Series: MacCarrick Brothers
Author: Kresley Cole
Read copy: Mass Market Paperback
Published: April 26, 2005
CAN HE EXACT A REVENGE?
High in the Pyrenees, a band of mercenaries led by Courtland MacCarrick wages war for General Reynaldo Pascal. When Court turns on the evil general, Pascal orders him killed but Court narrowly escapes and exacts revenge by kidnapping Pascal's exquisite Castilian fiancee.
CAN SHE DENY HER PASSIONS?
Lady Annalia Tristan Llorente despises her towering, barbaric captor almost as much as she does Pascal. Her inexplicable attraction to the Highlander only fuels her fury. But nothing will stop her from returning to Pascal—for if she doesn't wed him, she signs her brother's death warrant, as well as her own.
CAN THERE BE LOVE BETWEEN THEM?
From the moment Court discovers that Anna's prim facade masks a fiery, brave lass, his heart's ensnared, and he dares to defy the curse that has shadowed his lif<—to walk with death or walk alone. But Pascal vows that he'll hunt the two, never stopping until he's destroyed them both.
I hated the heroine in this one. Hated her! She was the worst heroine I've read about so far. Prejudiced, haughty, opinionated...The only saving grace was the obvious love she held for her brother, willing to do anything to save him, although that one safely landed her in the TSTL pile.
The entire book was a bit silly, if you ask me. The heroine kept ending up in one mess after another, and for a person so "educated" and of "so elevated rank", she didn't appear to have any brain cells at all.
The hero was your typical monosyllabic, acerbic, towering, glowering etc. brute, but unlike the rest of his hero-mates out there, he was a bit more on the Neanderthal side of the block, topped with complete lack of social capabilities and utter inability to act as a normal human being. When brutes such as him meet their intended they tend to soften and develop some communication skills, beside conking the woman with a club, but Court was as much of a brute after he met her than he was before.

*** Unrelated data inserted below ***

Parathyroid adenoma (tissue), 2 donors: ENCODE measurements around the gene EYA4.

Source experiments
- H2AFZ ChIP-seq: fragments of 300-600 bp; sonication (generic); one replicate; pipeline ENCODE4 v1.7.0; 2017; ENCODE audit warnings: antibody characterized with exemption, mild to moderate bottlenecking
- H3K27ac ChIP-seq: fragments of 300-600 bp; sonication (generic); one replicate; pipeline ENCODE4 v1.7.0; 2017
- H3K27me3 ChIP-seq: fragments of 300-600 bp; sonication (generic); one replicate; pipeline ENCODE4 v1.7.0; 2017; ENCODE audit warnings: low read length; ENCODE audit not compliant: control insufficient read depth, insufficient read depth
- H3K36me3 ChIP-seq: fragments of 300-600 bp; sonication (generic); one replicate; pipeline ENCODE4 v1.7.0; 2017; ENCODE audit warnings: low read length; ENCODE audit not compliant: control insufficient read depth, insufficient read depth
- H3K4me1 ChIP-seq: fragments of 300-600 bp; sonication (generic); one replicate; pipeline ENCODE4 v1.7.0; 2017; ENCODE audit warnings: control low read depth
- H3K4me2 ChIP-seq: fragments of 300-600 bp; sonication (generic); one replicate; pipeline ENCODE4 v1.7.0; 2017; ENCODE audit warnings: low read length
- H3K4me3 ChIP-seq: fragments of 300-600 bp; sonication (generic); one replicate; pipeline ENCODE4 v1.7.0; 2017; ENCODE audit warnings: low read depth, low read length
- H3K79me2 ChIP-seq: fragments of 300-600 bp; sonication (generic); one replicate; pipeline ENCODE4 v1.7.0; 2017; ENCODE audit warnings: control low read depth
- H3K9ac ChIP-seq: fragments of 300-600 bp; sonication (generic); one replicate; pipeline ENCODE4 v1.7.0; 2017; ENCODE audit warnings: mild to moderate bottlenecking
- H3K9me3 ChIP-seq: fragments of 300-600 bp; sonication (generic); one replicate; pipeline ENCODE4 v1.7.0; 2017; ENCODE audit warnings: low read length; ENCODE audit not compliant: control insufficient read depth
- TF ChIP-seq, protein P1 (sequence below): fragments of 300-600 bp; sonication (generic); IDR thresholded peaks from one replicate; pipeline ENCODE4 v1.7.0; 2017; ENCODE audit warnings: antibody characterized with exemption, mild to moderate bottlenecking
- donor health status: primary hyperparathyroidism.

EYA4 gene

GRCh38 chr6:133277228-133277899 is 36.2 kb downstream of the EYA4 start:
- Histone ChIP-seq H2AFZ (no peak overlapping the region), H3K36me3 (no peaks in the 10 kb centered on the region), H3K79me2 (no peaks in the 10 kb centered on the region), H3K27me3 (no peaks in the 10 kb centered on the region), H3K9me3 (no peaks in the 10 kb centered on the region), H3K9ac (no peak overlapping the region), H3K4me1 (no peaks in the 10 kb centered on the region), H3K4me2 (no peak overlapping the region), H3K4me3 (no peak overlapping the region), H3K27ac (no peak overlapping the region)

The plot was all over the place, as well. After the initial perilous situation wore off, all the later attempts at rekindling the suspense provided more of a comic relief than anything else. For such skilled and ruthless assassins those Rechazados did a really lousy job if you ask me.
And then, there's the curse. Judging by the prologue I was sure I'd get a gripping historical paranormal romance, instead the blasted curse was only mentioned sporadically and when it was the only thing that explained some stupidity the hero did or said.
And I hoped the first book (actually a novella) was a fluke about me not being able to relate to the characters. I was completely detached from Court and Annalia as well, not to mention their romance...The author could've done a good service to her readers if she didn't make her such a idiotic virgin (I hate when that happens - a virgin, yes, but why ignorant as well?) and him such an overbearing ass.
The only thing that saved this book for me were the few, yet satisfying, humorous passages. They made me laugh - out loud - and that's always a good thing.